Pubdate: Thu, 27 Feb 2003
Source: Independent  (UK)
Copyright: 2003 Independent Newspapers (UK) Ltd.
Author: Johann Hari
Bookmark: (Cannabis)
Bookmark: (Cocaine)
Bookmark: (Harm Reduction)
Bookmark: (Needle Exchange)


Wherever There Is A 3,000 Per Cent Profit Margin, People Will Be Prepared 
To Take Extraordinary Risks.

The United Nations International Narcotic Control Board (INCB) has attacked 
one of the few progressive drugs reforms introduced by any British 
government since the disastrous tide of prohibition began to roll across 
the world in the 1960s. The downgrading of cannabis - a drug which more 
than half of all British citizens under the age of 30 have tried - from 
Class B to Class C, earmarked for this Easter, was the barest minimum that 
could be done in a country where even The Daily Telegraph, Peter Lilley and 
The Economist support legalisation. Yet the INCB has condemned it as a move 
made by a government "intimidated by a vocal minority that wants to 
legalise illicit drug use". This "vocal minority" includes, according to a 
2001 ICM poll, more than half of all British people when it comes to cannabis.

The INCB is among the world's most hardline exponents of drug prohibition. 
Whenever a country moves in the direction of greater tolerance and reducing 
harm, the INCB is there to beat it with a big stick. Despite its 
disingenuous attempt yesterday to claim to speak on behalf of African 
nations, it is effectively a puppet of the United States, a nation whose 
drugs record speaks for itself. The latest US Department of Health found 
last year that despite endless "crackdowns" over two decades, 87 million 
Americans have used illegal drugs, and nearly a million regularly use the 
most hardcore of all, crack cocaine.

The intellectual poverty of the prohibitionists is so obvious that it no 
longer merits serious discussion. They are not interested in evidence from 
the real world; they are simply blinkered ideologues. Yet the INCB still 
tries to enforce the catastrophic US model across the globe. Any nation 
that tries to liberalise its drugs policy finds itself, as Britain has, 
under intense US/UN pressure.

Through the INCB, they oppose even the most basic harm-reduction tactics, 
such as injecting rooms where heroin addicts can inject under supervision 
in case they overdose; needle exchanges (to avoid HIV infection); heroin 
prescription (proven to reduce property crimes, because addicts no longer 
need to steal to fund their habit); and ecstasy testing in clubs, combined 
with education about the drug (which could save the lives of the few people 
who do die using ecstasy). As Danny Kushlick, director of the increasingly 
influential Transform Drugs Policy Institute, explains: "There is now a 
serious tension emerging between the US approach to drugs - which is being 
aggressively forced on the world - and the European harm-reduction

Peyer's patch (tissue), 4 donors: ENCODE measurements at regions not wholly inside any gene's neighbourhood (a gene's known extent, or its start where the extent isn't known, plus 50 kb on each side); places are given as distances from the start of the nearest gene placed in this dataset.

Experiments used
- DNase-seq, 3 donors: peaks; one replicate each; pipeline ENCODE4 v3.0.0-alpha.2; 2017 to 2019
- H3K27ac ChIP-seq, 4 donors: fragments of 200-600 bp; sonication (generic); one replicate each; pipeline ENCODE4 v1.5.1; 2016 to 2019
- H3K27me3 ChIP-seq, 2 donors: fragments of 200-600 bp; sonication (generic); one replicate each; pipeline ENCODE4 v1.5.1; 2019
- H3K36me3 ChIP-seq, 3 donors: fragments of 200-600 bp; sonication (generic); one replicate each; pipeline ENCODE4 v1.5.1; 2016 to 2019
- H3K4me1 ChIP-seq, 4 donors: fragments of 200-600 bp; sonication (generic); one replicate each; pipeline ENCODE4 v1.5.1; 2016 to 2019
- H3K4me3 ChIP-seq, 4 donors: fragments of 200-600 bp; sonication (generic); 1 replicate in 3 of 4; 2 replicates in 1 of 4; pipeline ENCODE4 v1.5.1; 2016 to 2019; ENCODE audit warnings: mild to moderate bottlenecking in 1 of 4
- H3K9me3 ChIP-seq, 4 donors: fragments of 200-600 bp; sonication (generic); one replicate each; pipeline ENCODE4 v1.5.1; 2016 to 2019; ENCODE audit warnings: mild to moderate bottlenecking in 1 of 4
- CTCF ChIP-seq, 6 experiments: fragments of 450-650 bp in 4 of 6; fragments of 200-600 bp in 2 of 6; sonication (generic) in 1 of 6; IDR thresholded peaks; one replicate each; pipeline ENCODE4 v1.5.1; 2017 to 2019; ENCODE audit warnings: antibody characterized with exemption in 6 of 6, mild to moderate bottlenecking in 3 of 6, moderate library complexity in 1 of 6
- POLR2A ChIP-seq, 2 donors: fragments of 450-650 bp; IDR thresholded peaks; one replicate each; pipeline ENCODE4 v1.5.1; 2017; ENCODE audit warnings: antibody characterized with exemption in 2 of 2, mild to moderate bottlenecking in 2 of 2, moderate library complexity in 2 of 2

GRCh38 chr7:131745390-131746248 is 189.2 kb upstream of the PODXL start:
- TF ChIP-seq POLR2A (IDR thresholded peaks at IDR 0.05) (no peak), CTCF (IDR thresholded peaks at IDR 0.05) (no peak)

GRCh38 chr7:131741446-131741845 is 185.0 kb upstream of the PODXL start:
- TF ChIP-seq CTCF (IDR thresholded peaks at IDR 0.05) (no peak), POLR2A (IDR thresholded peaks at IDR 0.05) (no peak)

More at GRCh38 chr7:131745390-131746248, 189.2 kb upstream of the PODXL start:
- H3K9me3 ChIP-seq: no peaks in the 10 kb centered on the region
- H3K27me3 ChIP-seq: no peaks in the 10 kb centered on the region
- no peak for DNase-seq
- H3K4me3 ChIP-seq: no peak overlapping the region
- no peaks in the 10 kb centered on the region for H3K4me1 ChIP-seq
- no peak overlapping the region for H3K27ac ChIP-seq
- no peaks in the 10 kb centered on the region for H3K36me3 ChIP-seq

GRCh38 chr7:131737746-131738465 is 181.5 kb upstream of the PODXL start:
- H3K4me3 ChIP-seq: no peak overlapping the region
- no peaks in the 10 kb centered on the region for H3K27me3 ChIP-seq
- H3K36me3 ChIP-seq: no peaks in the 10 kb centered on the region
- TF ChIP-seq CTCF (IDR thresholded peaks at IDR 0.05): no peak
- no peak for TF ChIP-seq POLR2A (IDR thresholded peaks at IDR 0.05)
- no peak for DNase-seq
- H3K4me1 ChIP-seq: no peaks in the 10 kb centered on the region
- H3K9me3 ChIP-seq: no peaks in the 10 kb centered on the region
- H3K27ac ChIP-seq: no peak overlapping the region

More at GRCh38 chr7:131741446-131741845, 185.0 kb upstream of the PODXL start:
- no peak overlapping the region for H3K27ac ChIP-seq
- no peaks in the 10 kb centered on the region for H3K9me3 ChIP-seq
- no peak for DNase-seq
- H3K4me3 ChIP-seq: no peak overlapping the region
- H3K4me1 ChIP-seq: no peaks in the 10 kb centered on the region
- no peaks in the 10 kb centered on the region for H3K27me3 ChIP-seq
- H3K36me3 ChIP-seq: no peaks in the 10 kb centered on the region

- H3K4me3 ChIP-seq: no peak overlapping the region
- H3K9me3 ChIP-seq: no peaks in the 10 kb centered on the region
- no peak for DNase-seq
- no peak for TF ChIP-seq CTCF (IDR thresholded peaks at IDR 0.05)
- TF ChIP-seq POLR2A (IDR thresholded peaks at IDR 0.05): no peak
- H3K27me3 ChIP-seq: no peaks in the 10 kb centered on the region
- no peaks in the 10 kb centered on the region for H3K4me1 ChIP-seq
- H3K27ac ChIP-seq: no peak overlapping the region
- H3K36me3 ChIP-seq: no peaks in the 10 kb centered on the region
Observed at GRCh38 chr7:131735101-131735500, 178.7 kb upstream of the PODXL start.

philosophy which is gradually emerging. Portugal has effectively 
decriminalised personal possession of all drugs; and in Spain and Italy, 
personal possession is now only a civil offence."

At the moment, the European approach remains - just - within the boundaries 
of the international drug-control treaties, regulated by the UN, that were 
set up in successive waves in 1961, 1971 and 1988. Even these changes are 
achieved mostly by exploiting clauses about medical necessity. For example, 
needle exchanges, which test the ultra-prohibitionist spirit of the 
treaties, are justified by the Dutch with reference to the clauses about 
individual health. But no European country can move towards full 
legalisation of production and supply while remaining within the treaties' 
constraints. Sooner or later, there will be a blatant challenge to the 
treaties by a European country that wants to travel this path, although 
massive diplomatic pressure will be exerted to rein it back.

The US-imposed constraints on South America are even greater. In Colombia, 
40 per cent of the national economy is based on the international trade in 
drugs. The distorting effect on the entire country is immeasurable, with 
billions sloshing around in illegal funds, corrupting both politics and the 
administration of law. This is exacerbated by a US policy of mass-spraying, 
with noxious herbicides, of fields suspected to be used for cocaine-related 
crops. Tens of thousands of acres of land belonging to poverty-stricken 
small farmers have been destroyed, the environmental damage is devastating, 
and yet the policy is so ineffective that since it began the cocaine yield 
from Colombia has trebled.

The idea that the drugs market can be stamped out is a fantasy. A kilo of 
cocaine is worth UKP 1,000 in Colombia, but, because of the massive 
inflationary effects of prohibition, it is worth UKP 30,000 by the time it 
reaches the streets of London. Wherever there is a 3,000 per cent profit 
margin, people will be prepared to take extraordinary risks. This market 
will not die.

Legalising the supply and distribution networks of drugs, however, would 
put the huge sums of money generated by this industry into the hands of 
legitimate businesses and - most importantly - through taxation into the 
hands of governments that urgently need more money for the provision of 
basic health and education.

The INCB approach, in contrast, is a guarantee of poverty in South America 
and mass property crime in Britain. The Government has unflinchingly taken 
the condemnation of this unaccountable body for even its very moderate 
change. This should embolden it to confront the prohibitionists again and 
move faster towards the European model that will - one day soon - replace 
the current anarchy and criminality of the drugs world with regulation, 
legality and sanity.
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MAP posted-by: Terry Liittschwager